We left the road and headed alongside a wider section of river, I imagine formed by the damming that we had seen by the road.  This was I imagine the water supply and source of fish for the monks at the oldest Cistercian Abbey in the country.  Not much of Waverley Abbey is left now.  Along with so many of these religious institutions it was finished off by Henry VIII in the Reformation although in truth it was already in decline at that point.  We were lucky in that our arrival coincided with the clearing of the clouds that had dogged us during the woodland phase of our walk.  We took the opportunity to have our picnic here - the walls of the abbey providing a dry place to sit instead of the wet grass that had meant our shoes were already very wet.

Crooksbury Hill
Most of what is left of the abbey is the refectory - the church has long since been reduced to the outline and fragments of wall.  I am always curious as to why it is the more domestic buildings that survive.  Is it because the stone used for them is inferior and therefore a waste of time to use elsewhere?  I imagine some of the better quality stone found its way over to the large house that has been built on the other side of the water.  We lingered for quite a while reading the interpretation boards and finishing our picnic lunch.  Even when we moved on we spent quite a lot of time by the water enjoying the butterflies and flowers.
Crooksbury Common

We then had to retrace our steps along the rather horrible road (and in fact head on a little further) before disappearing into the woods once again.  The path headed past a small collection of houses deep in the woods.  The setting looked idyllic but I am not sure I would like to live in such a place.  For me the trees moving about on a windy night would make me feel very nervous.  We crossed another road and headed uphill to a viewpoint at Crooksbury Hill.  From here we got the most amazing view south even being able to see Chanctonbury Ring, some 30+ miles away.  By now the sun had taken over completely with most of the clouds moved off to the distance.  With so many moving around though we didn't think that it would last and so made the most of our good fortune while it lasted.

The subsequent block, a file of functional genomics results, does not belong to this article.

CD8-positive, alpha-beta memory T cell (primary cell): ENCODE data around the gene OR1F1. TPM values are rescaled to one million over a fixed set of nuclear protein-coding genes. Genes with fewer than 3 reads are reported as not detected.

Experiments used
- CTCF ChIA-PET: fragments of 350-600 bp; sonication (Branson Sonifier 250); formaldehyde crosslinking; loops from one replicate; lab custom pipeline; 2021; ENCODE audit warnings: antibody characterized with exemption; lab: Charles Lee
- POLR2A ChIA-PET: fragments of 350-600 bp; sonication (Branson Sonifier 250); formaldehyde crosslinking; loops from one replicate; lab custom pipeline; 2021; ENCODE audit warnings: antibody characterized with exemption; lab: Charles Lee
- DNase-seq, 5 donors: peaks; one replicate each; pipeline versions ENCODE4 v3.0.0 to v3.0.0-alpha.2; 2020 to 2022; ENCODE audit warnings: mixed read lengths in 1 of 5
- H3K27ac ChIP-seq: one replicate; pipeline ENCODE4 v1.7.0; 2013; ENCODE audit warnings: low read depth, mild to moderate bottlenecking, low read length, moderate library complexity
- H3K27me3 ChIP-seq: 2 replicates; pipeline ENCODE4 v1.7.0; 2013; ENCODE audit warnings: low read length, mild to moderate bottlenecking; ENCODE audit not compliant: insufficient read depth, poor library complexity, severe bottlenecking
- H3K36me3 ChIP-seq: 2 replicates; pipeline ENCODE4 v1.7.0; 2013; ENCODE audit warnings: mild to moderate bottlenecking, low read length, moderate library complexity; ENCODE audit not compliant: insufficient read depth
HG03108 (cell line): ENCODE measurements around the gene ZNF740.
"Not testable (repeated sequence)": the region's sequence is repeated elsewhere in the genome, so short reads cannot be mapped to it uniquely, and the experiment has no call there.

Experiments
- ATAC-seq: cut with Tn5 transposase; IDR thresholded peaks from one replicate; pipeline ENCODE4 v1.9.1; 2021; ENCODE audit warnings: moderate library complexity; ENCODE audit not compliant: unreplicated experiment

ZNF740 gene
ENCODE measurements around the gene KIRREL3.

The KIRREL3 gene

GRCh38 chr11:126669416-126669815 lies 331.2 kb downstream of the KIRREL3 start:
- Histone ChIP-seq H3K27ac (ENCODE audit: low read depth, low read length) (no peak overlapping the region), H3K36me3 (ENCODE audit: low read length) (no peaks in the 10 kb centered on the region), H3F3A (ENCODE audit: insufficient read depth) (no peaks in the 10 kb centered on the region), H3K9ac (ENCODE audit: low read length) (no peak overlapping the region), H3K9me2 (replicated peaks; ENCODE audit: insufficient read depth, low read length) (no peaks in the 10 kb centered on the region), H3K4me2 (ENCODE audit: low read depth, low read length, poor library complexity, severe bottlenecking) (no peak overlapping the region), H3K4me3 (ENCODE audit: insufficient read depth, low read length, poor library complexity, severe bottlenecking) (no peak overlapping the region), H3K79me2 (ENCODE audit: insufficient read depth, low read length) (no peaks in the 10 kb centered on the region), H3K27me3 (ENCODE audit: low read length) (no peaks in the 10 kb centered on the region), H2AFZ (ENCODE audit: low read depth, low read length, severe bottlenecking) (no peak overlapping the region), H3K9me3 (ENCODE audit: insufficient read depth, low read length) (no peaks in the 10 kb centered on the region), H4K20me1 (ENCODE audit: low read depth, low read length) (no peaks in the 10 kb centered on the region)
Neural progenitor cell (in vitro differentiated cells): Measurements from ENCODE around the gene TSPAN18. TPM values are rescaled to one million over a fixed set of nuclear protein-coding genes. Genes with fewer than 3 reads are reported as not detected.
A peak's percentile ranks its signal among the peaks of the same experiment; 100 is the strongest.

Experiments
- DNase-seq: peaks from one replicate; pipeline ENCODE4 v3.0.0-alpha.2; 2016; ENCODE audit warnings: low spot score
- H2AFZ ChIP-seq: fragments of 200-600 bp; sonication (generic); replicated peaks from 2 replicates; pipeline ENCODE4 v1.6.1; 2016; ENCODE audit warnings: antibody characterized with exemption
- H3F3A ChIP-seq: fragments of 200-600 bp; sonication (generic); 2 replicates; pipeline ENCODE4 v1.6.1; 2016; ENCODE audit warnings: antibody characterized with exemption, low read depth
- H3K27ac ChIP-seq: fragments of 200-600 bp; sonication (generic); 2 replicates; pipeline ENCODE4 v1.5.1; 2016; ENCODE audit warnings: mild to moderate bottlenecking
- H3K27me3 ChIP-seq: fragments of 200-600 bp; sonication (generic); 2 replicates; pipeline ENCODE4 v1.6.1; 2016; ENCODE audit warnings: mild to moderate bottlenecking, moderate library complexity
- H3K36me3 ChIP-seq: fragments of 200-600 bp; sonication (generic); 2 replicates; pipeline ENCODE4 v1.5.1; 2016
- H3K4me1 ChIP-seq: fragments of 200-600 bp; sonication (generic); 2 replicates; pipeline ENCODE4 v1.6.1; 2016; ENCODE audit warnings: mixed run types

Charleshill House
Our onward walk was now almost completely woodland for a good long time as we crossed Crooksbury Common.  We also enjoyed the fact that our path was largely downhill from the viewpoint.  We enjoyed plenty of chat on this stage of our walk as although the woodland was lovely there was very little of note to get excited about.  In fact we were hard pressed to even find any natural things to look at like flowers, fungi, butterflies or birds.  The next thing of note we saw was a very elegant looking house as we approached the hamlet of Charleshill.

The Donkey
Across the road from the end of our path was a pub called the Donkey and we stopped here for a drink in the beer garden, enjoying the warm sunshine as we did so.  As we sat enjoying our drinks the very kind staff from the pub came out armed with a bowl of vegetables for my daughter to feed the donkeys after which the pub gets its name.  She was absolutely delighted and soon was feeding both of the donkeys who seemed very hungry!  We stayed until all the vegetables and drinks were consumed and headed off on the last leg of our walk back into Tilford.  This was largely along estate roads and country lanes.  By now the sun had disappeared behind clouds again, meaning that we had a very different outlook on the countryside.  It was just our luck that the sun didn't reappear until we reached the car once again.  This was a short walk with a definite highlight of Waverley Abbey.  The rest was pleasant but not especially diverting.  The pub however is worth remembering for it was delightful - next time I shall aim for lunch here!